From scraping through to contentious Salzburg success - Marseille's road to the Europa League final
France's Marseille will play their first European final since 2004 on Wednesday. Here, we look back on their road to Lyon...
Marseille will hope their Europa League final clash with Atletico Madrid on Wednesday brings to an end a sustained period of underachievement for what many would consider a sleeping giant of European football.
As a club, Marseille are no strangers to European finals, having won the Champions League in 1992-93, two years after finishing runners-up.
They also reached the final of the Europa League in its former guise as the UEFA Cup in 1999 and 2004, losing on both occasions.
However, before this season, Marseille have had a minimal impact on European competitions in the interim, with a quarter-final spot in the 2011-12 Champions League the best they have mustered.
They are once again on the verge of bringing a European trophy back to the Velodrome, but, as their road to the final has shown so far, it is difficult to know what to expect from Rudi Garcia's talented – albeit erratic – Marseille.
Qualifying and group stage
As expected, Oostende and Domzale did not pose much of a threat in Marseille's two qualifiers, though their performance in Group I hardly suggested they were going to be in May's final. Their only two victories from six games came at home to Vitoria Guimaraes and Konyaspor – both by only a single goal. They scraped through as runners-up after drawing with group winners Red Bull Salzburg on the final day, as Konyaspor were held in Portugal.
Last 32: Sporting Braga - 3-1 agg
Considering they failed to top their group, Marseille were given a relatively straightforward draw against Sporting Braga. They dominated the first leg at the Velodrome as they won 3-0 – Valere Germain netting a brace and Florian Thauvin getting the third after an intricate move. Ricardo Horta's emphatic finish secured the Portuguese side a 1-0 win in the return leg, but Marseille looked in control of the tie.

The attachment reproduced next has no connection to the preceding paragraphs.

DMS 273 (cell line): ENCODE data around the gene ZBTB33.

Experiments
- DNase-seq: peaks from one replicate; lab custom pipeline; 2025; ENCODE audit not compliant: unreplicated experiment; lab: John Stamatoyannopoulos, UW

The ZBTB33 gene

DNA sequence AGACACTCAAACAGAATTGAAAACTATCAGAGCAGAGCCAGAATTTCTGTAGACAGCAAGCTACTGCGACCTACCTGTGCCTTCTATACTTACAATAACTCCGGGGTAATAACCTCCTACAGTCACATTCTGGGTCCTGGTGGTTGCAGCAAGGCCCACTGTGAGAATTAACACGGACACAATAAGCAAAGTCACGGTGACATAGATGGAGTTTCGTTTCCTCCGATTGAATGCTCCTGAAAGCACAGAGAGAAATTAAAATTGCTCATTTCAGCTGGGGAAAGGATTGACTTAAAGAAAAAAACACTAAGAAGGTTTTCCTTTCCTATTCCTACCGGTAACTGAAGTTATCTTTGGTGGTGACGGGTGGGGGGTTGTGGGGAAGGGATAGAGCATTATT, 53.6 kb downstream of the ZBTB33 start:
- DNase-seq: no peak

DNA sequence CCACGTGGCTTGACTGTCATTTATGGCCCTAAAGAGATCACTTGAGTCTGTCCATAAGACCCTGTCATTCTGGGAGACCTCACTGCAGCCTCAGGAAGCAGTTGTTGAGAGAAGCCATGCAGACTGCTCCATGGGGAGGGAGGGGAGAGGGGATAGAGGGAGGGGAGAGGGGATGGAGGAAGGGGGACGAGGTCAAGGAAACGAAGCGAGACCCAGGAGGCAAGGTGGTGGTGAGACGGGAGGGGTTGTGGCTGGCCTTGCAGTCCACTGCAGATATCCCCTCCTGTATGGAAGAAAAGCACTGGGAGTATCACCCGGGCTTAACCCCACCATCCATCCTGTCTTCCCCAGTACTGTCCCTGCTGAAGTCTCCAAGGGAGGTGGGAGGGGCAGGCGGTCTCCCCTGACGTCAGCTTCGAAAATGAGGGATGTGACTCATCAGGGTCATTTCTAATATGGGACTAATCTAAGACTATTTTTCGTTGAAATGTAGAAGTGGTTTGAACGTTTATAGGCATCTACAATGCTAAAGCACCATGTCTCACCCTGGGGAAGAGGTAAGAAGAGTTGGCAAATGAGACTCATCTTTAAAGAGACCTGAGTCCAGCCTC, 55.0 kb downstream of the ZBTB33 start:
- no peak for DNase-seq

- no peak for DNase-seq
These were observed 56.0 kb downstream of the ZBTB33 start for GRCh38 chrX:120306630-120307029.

90+4' FULL-TIME | Braga 1-0 OM, 1-3 aggregate!— Olympique Marseille (@OM_English) February 22, 2018
OM qualify for the last 16 of the @EuropaLeague despite a narrow reverse in Portugal. The European adventure continues!#SCBOM agg. pic.twitter.com/Mm8T5Rrexk
Last 16: Athletic Bilbao - 5-2 agg
LaLiga's Athletic Bilbao were expected to give Marseille a real run for their money in the last 16, but in the opening minute of the first leg, Garcia's men were in charge as Lucas Ocampos tapped in. Dimitri Payet soon made it 2-0 with a stunning finish, later setting up Ocampos for his second after Aritz Aduriz had pulled one back from the spot. Any danger of an Athletic comeback in a second leg marred by crowd trouble was ended before the break by Payet's penalty, with Ocampos doubling the lead just after the break. Inaki Williams pulled one back, but Aduriz's late red card provided a sour end for Athletic as Marseille claimed their only away win in the Europa League this term.
90+4' FULL-TIME | Athletic 1-2 Marseille— Olympique Marseille (@OM_English) March 15, 2018
THE. JOB. IS. DONE. The European adventure continues into April after OM secure an impressive win in Spain!
@Locampos15 52'#ATHOM ( agg.) pic.twitter.com/EWXbUsdmz8
Quarter-final: RB Leipzig - 5-3 agg
RB Leipzig looked good value to eliminate Marseille in the last eight after following up their 1-0 first-leg win in Germany by taking a second-minute lead at the Velodrome through Bruma. But the hosts fought back and went 3-1 up on the day by half-time – a Stefan Ilsanker own goal, Bouna Sarr and Thauvin doing the damage. Young Frenchman Jean-Kevin Augustin got Leipzig's second of the day just after the break and that would have been enough to send the Bundesliga side through on away goals, but Payet put Marseille ahead on aggregate again on the hour and Hiroki Sakai secured the 5-2 win late on.
Semi-final: Red Bull Salzburg - 3-2 agg
After clinching a first European semi-final tie since 2004, Marseille managed to avoid favourites Atletico and Arsenal, instead drawing their group-stage rivals Salzburg. A 2-0 first-leg victory seemingly had them easing to the final, only for Salzburg to fight back at home, winning by the same score after 90 minutes to force extra-time, but that is when it got contentious. Rolando scored Marseille a vital away goal in the 116th minute, but the corner from which it was scored was an incorrect decision, sparking angry scenes. Garcia's side held on, as Marco Rose was left to rue poor refereeing.